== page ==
Stanley McAlindon has relished the opportunity of playing a part in Durham’s Royal London Cup campaign amid the absence of several key players.
Durham have been without a number of their senior bowlers with Matthew Potts away on England Test duty, Ben Raine at The Hundred and Brydon Carse sidelined with a toe injury. It has left the dressing room short on bowling experience, giving McAlindon and Ollie Gibson vital roles in the attack.
Although Durham only won one of their Group A matches, McAlindon has loved the challenge of bowling with the white ball even in difficult match situations, including an incredible onslaught when Ben Green scored 157 in their only win over Somerset.
The 18-year-old said: “It’s hard, but you’ve got to stick it to the opposing teams and try to show what Durham can do. I feel as though I’ve been getting into a better rhythm and I’ve enjoyed every minute of it. The white ball presents a little bit of a different challenge but it’s been great.
“You’ve got to bowl your four-day lengths to tie those batters down and build pressure that creates chances and wickets. I’ve had to adapt my lengths a little bit so you want to bowl a little bit fuller to get wickets. You can’t really afford big partnerships to build because teams can punish you.
“The Somerset game was an outlier for us because Green played a gem of an innings. There’s not much you can do, you’ve just got to stay calm and adapt your skills from there. It’s funny because in one game you can be on top of the world and the next you can get slogged out of the ground.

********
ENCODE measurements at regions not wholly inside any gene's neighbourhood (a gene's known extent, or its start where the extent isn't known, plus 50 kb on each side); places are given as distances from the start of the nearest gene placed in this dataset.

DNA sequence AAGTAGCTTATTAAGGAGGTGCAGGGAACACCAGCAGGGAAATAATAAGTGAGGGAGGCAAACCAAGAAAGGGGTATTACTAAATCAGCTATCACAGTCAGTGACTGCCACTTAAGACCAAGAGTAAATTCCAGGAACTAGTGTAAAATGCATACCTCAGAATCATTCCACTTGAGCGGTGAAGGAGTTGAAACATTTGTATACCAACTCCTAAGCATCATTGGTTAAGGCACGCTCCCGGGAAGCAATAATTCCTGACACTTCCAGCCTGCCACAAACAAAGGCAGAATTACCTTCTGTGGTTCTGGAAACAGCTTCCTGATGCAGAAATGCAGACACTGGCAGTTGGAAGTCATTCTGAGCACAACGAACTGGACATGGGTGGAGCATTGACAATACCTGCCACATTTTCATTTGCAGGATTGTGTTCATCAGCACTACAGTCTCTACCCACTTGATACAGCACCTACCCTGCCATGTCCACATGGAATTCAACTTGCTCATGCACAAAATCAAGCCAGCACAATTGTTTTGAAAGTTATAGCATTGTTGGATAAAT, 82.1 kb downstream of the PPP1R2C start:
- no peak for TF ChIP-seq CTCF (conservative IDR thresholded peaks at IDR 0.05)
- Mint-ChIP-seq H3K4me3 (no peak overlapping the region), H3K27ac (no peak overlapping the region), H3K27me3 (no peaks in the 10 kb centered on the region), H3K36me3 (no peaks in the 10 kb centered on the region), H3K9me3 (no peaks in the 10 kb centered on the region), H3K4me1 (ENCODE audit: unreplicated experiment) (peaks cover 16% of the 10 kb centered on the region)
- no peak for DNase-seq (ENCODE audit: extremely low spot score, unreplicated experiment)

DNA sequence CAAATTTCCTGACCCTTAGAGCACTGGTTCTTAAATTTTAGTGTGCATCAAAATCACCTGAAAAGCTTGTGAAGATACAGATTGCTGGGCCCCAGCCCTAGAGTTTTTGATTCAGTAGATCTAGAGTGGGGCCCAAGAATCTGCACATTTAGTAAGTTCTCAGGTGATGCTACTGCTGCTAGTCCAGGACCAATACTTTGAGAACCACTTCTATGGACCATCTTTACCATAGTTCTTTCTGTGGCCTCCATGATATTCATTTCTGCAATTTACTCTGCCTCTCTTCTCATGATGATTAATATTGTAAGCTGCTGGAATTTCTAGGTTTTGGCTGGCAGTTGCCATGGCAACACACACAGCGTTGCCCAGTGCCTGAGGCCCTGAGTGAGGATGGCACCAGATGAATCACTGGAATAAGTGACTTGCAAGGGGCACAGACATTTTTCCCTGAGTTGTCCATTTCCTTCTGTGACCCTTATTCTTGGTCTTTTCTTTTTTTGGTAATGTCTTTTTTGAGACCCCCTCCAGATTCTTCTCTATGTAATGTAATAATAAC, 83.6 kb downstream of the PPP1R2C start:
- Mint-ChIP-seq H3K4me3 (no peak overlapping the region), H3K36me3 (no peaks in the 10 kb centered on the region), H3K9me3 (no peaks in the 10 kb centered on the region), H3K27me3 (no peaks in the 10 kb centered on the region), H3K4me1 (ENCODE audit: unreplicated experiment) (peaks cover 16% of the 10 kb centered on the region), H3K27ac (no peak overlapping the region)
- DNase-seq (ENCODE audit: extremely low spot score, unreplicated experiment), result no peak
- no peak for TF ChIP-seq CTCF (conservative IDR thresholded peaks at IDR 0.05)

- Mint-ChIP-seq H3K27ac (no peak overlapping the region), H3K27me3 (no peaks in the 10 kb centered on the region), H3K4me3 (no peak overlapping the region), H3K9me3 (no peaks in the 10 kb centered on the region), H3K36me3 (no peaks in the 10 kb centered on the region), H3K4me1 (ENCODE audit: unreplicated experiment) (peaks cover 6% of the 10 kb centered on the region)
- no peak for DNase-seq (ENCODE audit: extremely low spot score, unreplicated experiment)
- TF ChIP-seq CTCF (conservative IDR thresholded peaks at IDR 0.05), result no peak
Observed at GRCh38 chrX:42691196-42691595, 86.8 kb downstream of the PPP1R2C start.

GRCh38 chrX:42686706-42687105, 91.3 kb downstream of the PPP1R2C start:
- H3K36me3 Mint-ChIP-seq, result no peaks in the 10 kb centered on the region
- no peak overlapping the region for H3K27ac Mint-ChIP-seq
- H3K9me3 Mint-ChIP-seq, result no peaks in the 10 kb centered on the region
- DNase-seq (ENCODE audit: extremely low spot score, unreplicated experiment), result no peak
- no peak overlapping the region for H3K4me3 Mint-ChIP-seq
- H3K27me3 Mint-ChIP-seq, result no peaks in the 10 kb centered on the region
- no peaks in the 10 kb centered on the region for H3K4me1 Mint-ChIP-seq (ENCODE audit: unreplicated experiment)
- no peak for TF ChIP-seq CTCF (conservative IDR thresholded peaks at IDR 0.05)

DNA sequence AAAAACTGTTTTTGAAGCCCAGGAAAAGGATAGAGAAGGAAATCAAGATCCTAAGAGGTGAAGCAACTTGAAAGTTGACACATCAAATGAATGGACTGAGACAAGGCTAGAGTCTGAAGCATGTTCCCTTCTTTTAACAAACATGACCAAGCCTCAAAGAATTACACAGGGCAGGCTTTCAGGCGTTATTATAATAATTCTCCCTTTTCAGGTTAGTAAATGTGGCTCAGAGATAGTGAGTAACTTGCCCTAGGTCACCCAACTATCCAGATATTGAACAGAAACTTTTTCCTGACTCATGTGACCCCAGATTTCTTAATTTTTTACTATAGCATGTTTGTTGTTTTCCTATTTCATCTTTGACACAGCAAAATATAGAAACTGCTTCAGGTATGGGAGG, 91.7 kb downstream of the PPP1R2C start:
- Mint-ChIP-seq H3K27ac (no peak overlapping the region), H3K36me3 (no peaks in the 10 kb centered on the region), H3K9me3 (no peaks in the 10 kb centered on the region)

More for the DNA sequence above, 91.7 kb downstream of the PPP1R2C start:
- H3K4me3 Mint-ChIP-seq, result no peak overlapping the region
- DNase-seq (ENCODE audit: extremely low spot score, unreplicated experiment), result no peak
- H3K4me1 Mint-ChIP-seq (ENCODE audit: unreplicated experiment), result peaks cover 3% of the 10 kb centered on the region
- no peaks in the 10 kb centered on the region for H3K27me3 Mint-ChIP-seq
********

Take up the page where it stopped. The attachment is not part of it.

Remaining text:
“You’ve just to learn to take it in your stride. Having a guy like Chris Rushworth around is great, he’s done it for so many years with the red and white ball. You just look at him and he’s so composed and that’s what you want to be.”
Durham coach Neil Killeen has been buoyed by how his fledgling players have fared in the competition, both in their performances and their approach on the field.
He believes that McAlindon, along with Gibson and wicket-keeper Tomas Mackintosh, are learning vital lessons in their development.
Killeen added: “This competition provides a great learning platform for the young lads coming through. They get exposed to high-performance games whether it’s chasing down big totals or defending low scores. You can’t practice the types of experience that these guys are getting out in the middle.
“The lads have all shown character at one time or another in the competition, and here at Durham we’re very proud of that. It builds character and will stand them in good stead for the future.”